Belgium: Prof. Dr. Alexander Mattelaer

DGAP asked leading European experts on foreign policy about Germany’s role in providing nuclear deterrence in Europe. These experts, who each represent an EU member or a key partner, responded to three open-ended questions. You can read the introduction to this assessment and download the whole report by clicking here.

Question 1

How does your government view the importance of nuclear deterrence for its own security and European Security? 

NATO: a nuclear alliance as long as there are nuclear weapons

Prof. Dr. Alexander Mattelaer, Egmont Institute, Belgium

Belgium contributes personnel and means to NATO’s nuclear deterrence and subscribes to the notion that NATO will remain a nuclear alliance as long as nuclear weapons exist. Despite the controversy this policy occasionally generates, Belgium has supported NATO’s nuclear deterrence because of three reasons.

  1. Foremost, the NATO’s deterrence posture has made unrestrained conflict with Russia nearly unthinkable. The enduring success thereof has provided the foundation of European security.
  2. By making the security of all allies indivisible, it has obviated the need of more allies to acquire nuclear arsenals of their own – thus countering proliferation pressures.
  3. NATO’s nuclear-sharing arrangements have provided participating allies with a meaningful voice on deterrence matters they would not have had otherwise. This aligns with Belgium’s longstanding preference for multilateral solutions and dialogue. 

Question 2

In view of your government: What difference does Germany’s participation in (technical) nuclear sharing make? (Why) is Germany important in nuclear sharing?

German participation is a voice for non-nuclear states

Prof. Dr. Alexander Mattelaer, Egmont Institute, Belgium

German participation in NATO’s nuclear sharing (together with that of other DCA nations) helps ensure that the NATO’s nuclear posture is not shaped by the nuclear weapon states alone and that the voice of other allies gets taken into account – at least to some extent. By sharing the effort and risk the nuclear mission entails, these nations contribute to sharing the overall burden within the Alliance in a way that is unique – and therefore difficult to compensate conventionally. DCA constitute a unique tool for signaling purposes and strengthening the credibility of extended deterrence. Finally, NATO’s indivisible nuclear bond has helped to pacify (inter alia) the Franco-German rivalry for European dominance – the ultimate specter haunting Belgian national security thinking. In essence, discontinuing nuclear sharing would raise the question of how committed Germany remains to its own security as well as that of its neighbors.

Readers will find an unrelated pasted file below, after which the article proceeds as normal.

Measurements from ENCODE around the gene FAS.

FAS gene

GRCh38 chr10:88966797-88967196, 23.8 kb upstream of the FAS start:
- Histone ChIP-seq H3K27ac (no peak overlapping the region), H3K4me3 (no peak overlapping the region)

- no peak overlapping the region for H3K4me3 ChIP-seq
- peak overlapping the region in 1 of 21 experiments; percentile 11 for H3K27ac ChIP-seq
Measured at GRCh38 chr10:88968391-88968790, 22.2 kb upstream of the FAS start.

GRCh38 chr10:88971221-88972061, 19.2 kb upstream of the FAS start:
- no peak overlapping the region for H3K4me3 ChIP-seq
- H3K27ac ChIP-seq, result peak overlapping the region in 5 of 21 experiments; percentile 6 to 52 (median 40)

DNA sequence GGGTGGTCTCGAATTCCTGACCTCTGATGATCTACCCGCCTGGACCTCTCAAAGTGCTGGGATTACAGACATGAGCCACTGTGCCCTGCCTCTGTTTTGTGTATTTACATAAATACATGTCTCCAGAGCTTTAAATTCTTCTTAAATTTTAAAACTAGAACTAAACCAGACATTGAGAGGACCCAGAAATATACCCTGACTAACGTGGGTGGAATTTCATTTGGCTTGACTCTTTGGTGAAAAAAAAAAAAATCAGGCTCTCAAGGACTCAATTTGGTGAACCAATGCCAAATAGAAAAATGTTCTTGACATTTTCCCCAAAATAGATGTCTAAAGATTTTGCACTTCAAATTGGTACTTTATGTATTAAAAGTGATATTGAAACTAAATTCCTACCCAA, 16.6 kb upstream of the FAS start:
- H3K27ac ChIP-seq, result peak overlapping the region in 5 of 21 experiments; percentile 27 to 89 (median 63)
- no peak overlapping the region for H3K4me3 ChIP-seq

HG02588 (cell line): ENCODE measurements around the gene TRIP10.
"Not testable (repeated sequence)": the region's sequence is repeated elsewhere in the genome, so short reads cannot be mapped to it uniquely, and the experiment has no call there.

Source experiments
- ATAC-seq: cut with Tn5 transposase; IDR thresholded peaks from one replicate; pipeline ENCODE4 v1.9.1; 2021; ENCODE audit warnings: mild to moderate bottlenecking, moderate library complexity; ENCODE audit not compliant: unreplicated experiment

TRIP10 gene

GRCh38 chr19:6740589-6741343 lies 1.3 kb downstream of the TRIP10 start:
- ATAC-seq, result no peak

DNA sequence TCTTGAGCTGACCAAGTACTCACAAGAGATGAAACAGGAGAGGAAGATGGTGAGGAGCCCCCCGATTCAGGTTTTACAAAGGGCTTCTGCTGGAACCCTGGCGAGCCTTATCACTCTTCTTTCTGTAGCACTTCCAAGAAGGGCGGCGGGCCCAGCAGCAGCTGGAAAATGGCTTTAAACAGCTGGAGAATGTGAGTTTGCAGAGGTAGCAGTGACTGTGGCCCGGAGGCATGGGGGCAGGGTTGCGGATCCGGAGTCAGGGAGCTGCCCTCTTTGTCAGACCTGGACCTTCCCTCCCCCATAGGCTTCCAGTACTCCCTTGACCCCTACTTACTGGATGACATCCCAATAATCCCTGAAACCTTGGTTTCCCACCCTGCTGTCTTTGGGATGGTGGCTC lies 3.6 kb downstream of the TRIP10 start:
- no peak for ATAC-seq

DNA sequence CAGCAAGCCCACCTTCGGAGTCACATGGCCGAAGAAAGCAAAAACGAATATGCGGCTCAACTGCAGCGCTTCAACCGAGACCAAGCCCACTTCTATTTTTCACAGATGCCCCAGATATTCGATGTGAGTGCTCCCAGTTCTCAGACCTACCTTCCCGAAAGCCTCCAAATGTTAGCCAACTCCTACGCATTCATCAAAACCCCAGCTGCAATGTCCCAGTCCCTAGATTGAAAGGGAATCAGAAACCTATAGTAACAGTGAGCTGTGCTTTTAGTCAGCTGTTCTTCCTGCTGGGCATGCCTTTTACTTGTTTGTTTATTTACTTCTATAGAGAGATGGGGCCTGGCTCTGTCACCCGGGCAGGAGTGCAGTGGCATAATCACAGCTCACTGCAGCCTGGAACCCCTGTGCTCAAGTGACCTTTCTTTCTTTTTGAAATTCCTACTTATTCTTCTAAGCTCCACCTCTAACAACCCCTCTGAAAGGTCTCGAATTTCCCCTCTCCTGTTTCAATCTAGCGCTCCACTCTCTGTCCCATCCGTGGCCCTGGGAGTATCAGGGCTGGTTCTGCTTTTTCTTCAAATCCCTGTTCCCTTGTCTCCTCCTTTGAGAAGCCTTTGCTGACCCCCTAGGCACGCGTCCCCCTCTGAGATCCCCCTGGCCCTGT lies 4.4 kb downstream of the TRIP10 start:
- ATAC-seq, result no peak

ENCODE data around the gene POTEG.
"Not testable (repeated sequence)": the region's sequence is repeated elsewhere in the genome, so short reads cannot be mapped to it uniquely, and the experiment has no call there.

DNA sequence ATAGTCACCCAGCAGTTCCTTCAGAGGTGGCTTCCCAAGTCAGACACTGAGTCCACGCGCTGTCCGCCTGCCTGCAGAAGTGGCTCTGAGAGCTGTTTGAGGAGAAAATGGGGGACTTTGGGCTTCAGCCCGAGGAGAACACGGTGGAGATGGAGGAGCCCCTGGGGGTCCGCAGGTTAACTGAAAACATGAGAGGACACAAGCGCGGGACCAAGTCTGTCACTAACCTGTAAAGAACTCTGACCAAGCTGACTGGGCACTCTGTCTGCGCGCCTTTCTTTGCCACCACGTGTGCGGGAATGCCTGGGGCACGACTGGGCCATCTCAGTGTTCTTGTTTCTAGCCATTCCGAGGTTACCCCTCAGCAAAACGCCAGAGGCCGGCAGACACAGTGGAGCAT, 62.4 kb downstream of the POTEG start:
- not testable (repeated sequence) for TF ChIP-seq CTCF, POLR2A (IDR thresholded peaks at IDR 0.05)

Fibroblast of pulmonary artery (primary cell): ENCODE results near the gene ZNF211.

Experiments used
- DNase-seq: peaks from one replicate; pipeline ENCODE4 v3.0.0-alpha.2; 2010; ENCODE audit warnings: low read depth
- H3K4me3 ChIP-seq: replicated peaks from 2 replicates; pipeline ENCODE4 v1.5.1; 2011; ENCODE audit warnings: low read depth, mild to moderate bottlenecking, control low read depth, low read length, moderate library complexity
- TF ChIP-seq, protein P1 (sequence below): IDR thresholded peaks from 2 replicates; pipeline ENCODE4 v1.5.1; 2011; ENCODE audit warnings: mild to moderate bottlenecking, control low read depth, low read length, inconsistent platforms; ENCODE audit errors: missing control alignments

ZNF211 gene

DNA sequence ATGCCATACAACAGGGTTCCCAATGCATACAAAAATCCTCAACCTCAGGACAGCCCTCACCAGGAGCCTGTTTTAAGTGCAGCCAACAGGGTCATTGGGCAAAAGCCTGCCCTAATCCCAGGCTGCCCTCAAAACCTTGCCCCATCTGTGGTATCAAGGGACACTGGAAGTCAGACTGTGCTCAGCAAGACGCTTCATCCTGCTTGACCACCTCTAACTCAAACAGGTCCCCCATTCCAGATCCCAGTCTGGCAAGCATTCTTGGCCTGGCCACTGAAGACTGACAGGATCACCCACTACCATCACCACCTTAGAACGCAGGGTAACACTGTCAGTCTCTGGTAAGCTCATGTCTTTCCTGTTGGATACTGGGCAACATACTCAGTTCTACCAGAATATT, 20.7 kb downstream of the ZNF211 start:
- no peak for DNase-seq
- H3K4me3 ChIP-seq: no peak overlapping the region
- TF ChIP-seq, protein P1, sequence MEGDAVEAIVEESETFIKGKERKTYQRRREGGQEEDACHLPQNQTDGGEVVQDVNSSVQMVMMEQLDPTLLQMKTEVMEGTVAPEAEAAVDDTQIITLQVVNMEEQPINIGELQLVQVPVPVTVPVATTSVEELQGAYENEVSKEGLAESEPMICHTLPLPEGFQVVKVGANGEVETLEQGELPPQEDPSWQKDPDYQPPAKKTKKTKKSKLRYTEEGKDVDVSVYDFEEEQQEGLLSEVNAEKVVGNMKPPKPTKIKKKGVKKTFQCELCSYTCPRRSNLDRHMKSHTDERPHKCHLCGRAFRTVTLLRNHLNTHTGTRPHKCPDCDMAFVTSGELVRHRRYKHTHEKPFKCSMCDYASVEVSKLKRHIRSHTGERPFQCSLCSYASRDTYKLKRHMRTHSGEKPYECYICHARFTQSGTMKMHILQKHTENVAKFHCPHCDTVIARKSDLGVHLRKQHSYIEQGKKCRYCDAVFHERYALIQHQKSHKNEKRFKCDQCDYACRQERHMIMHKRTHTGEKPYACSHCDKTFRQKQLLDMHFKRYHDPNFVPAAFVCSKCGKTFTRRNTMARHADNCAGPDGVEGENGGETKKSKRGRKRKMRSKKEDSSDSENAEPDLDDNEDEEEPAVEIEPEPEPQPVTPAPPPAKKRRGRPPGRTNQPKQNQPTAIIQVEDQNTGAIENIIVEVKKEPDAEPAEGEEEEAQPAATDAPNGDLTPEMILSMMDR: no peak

Question 3

What would be plausible/probable effects within NATO and for European Security, if Germany would leave (technical) nuclear sharing? 

German withdrawal could erode the Euro-Atlantic order

Prof. Dr. Alexander Mattelaer, Egmont Institute, Belgium

The first-order effect would be the increased polarization of the European security debate. If Germany were to discontinue the nuclear mission, it would in all likelihood increase political pressure in other capitals to either follow suit (thus ‘exporting’ the intra-government disagreements we see in Berlin today) or alternatively intensify the calls for others to take Germany’s place (e.g. by Poland joining the community of DCA nations and destabilizing the relationship with Russia further). In the absence of Alliance unity, the second-order effect would be the progressive weakening of NATO’s deterrence posture – which would become increasingly reliant on the (already tenuous) willingness of Washington, London and Paris to underwrite NATO deterrence and leave Europe’s eastern flank more exposed. The third-order effect might encompass the erosion of the Euro-Atlantic order and the rekindling of Westphalian dynamics on the European continent itself – hardly a prospect that any Belgian government would welcome.

About the author

Senior Research Fellow, Egmont Institute

Shariff share buttons